Point Guard – Mario Chalmers vs. George Hill
George Hill has supplanted Darren Collison has the starter, and Indiana are reaping the benefits. Hill has helped the Pacers defensively as he allows them to switch on the perimeter much easier, leaving Collison free to cause havoc with the second unit. For the Heat, Mario Chalmers always seems to be a different player in the postseason, and this year is no different as he has raised his game, bringing defensive intensity and clutch three point shooting without the multitude of bonehead mistakes that so often comes as part of the Chalmers package. The defensive presence at the 1 and a deep option on kickouts are really the only two things the Heat need from the point guard position.
Of course any discussion about point guards and the Heat needs to acknowledge that the Heat play large stretches without a traditional point guard, going big on the perimeter with either Shane Battier or Mike Miller, while Lebron controls the offense. For the purposes of this review, we will look at the likely starters, although the way the team finishes games might be quite different.
Note: When comparing Chalmers and Hill, it’s a draw. Including the two team’s ability to change things up at PG gives a significant advantage to the Heat both defensively and offensively.
Shooting Guard – Dwyane Wade vs. Paul George
Any discussion which compares shooting guards where Dwyane Wade is featured is likely going to be a mismatch. He of the Beatles names, Paul George, is going to be a fine NBA player, but he can’t hold a candle to the best two guard in the league at the moment. George has fantastic size for a two and moves very well laterally, with nice defensive instincts, but he will struggle against Wade due to the extremely high work rate that Wade puts in, as well as the savvy ability of Wade to understand the moment and what his team needs. George typically has an advantage against other wing players due to his extreme size for the position (6’8″ 215lbs), but while Wade gives up 4 inches in height, he has a strength advantage and the smarts and hops to negate any potential physical advantage from the younger player.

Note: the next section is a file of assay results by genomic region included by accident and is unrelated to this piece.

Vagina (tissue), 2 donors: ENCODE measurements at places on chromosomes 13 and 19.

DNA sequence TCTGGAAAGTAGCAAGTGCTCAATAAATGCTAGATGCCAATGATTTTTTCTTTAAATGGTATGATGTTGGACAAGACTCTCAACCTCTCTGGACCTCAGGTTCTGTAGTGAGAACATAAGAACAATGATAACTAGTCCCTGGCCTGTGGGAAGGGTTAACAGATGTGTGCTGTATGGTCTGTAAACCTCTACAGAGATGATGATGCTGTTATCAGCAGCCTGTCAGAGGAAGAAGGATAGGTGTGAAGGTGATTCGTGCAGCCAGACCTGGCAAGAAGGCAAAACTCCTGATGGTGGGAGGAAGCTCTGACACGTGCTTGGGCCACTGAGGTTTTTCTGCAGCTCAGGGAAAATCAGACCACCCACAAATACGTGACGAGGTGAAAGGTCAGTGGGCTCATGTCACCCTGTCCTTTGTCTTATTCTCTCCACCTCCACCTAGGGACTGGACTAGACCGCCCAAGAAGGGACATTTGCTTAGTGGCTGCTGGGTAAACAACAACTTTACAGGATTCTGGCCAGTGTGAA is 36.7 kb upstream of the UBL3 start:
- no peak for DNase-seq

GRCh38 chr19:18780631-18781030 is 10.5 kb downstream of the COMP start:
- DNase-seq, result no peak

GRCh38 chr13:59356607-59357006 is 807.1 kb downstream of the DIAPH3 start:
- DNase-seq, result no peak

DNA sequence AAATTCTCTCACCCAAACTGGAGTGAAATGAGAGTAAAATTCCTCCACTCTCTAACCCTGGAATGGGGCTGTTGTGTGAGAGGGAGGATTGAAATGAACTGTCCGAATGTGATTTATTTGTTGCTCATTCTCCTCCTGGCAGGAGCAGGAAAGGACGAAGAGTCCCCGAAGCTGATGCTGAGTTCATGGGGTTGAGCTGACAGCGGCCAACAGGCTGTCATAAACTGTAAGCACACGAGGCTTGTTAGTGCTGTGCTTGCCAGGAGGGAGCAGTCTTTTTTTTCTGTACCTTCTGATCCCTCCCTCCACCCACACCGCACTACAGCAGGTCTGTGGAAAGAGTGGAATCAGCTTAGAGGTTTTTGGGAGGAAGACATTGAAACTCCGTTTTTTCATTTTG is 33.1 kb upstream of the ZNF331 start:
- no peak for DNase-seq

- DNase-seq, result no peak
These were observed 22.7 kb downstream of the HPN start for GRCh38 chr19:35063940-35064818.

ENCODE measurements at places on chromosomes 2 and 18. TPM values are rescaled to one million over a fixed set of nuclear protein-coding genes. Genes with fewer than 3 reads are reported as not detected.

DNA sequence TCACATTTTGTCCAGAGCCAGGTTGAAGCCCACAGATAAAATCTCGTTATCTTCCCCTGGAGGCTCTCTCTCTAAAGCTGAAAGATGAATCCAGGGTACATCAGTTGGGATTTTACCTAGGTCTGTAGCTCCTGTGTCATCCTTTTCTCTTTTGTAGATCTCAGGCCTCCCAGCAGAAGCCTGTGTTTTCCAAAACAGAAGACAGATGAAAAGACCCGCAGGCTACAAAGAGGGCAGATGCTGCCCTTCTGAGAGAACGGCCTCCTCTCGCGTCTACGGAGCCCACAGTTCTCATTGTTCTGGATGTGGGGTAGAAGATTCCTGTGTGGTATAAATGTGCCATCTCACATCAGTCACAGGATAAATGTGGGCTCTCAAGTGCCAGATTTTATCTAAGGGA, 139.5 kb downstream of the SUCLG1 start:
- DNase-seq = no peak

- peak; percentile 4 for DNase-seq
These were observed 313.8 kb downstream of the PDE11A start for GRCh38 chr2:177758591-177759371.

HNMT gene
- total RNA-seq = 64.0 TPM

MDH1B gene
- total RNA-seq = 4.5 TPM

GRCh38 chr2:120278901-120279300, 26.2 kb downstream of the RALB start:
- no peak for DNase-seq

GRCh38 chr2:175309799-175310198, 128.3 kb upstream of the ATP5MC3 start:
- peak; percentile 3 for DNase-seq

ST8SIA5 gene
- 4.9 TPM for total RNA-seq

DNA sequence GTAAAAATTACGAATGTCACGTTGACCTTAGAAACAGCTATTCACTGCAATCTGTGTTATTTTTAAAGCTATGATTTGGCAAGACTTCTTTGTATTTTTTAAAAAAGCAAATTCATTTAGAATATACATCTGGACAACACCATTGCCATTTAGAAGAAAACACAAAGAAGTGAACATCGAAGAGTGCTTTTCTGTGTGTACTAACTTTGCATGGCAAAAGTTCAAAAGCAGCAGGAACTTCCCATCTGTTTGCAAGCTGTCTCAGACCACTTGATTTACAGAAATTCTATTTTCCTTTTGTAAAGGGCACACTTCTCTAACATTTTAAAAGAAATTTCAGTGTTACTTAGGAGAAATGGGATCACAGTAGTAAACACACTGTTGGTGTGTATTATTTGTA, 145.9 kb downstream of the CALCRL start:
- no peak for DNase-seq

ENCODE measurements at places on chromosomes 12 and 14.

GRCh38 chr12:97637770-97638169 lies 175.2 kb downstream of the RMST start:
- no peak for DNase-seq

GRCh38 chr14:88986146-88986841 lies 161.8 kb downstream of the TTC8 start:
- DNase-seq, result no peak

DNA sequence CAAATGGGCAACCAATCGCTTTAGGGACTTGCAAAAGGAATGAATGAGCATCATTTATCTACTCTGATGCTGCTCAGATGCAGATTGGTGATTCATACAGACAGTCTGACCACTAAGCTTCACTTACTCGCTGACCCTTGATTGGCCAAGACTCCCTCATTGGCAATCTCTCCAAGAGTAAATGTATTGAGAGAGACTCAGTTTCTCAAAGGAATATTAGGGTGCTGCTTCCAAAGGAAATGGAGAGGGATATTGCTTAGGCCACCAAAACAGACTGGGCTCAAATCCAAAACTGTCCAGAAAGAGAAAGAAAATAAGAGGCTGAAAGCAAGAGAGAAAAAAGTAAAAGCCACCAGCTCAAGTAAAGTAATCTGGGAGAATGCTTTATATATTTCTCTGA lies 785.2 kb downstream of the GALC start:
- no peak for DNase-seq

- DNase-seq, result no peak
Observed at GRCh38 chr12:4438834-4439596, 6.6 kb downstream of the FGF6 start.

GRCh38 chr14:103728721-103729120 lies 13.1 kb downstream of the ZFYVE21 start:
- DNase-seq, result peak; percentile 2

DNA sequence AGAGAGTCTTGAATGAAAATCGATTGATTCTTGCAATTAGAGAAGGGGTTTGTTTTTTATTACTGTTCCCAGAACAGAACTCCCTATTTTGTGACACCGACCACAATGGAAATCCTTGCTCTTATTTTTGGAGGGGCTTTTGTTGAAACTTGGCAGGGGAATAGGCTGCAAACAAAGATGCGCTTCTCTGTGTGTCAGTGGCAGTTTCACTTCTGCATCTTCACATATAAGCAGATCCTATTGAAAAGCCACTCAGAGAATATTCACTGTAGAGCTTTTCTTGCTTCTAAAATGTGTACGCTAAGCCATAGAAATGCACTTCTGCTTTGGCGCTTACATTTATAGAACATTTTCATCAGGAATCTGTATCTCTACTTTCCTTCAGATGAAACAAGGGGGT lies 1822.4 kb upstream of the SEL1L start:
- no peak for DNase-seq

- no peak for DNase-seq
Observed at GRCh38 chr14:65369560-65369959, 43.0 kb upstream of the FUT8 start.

Outcome – Advantage Miami
Small Forward – Lebron James vs. Danny Granger
I’m tempted to just write “Advantage Miami” straight away, but we should explore the match-up as Danny Granger brings a lot to the Indiana Pacers and is almost All-Star quality in his own right. He just pales in comparison to the best player in the league. The spotlight is always shining on Lebron James and everyone has a pretty solid understanding of what he does well (everything on a basketball court) and not so well (the mental approach), but Danny Granger is also a skilled, big small forward who provides many things to his team. While Granger isn’t in the same ball park as a passer, he does shoot the long ball better and at a much higher clip than James. His defensive value through rebounding, blocks and steals as well as defensive positioning and ability to guard multiple positions all pale in comparison to James however.
Outcome – Big advantage Miami
Power Forward – Chris Bosh vs. David West